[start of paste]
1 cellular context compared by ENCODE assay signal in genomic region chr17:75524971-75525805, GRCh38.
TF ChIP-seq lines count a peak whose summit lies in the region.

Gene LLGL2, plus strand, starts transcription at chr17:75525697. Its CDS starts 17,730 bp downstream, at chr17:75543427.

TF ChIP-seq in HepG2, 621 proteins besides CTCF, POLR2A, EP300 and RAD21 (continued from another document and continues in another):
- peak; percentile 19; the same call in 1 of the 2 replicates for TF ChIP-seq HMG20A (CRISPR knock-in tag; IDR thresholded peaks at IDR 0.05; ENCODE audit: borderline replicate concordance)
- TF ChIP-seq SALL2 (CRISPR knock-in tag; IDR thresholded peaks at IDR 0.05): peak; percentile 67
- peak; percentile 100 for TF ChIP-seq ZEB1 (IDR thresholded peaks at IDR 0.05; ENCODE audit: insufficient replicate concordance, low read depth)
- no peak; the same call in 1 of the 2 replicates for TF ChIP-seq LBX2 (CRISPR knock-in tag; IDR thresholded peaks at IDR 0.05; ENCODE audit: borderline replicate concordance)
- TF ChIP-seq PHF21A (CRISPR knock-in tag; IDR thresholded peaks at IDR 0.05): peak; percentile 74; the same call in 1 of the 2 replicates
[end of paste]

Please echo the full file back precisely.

1 cellular context compared by ENCODE assay signal in genomic region chr17:75524971-75525805, GRCh38.
TF ChIP-seq lines count a peak whose summit lies in the region.

Gene LLGL2, plus strand, starts transcription at chr17:75525697. Its CDS starts 17,730 bp downstream, at chr17:75543427.

TF ChIP-seq in HepG2, 621 proteins besides CTCF, POLR2A, EP300 and RAD21 (continued from another document and continues in another):
- peak; percentile 19; the same call in 1 of the 2 replicates for TF ChIP-seq HMG20A (CRISPR knock-in tag; IDR thresholded peaks at IDR 0.05; ENCODE audit: borderline replicate concordance)
- TF ChIP-seq SALL2 (CRISPR knock-in tag; IDR thresholded peaks at IDR 0.05): peak; percentile 67
- peak; percentile 100 for TF ChIP-seq ZEB1 (IDR thresholded peaks at IDR 0.05; ENCODE audit: insufficient replicate concordance, low read depth)
- no peak; the same call in 1 of the 2 replicates for TF ChIP-seq LBX2 (CRISPR knock-in tag; IDR thresholded peaks at IDR 0.05; ENCODE audit: borderline replicate concordance)
- TF ChIP-seq PHF21A (CRISPR knock-in tag; IDR thresholded peaks at IDR 0.05): peak; percentile 74; the same call in 1 of the 2 replicates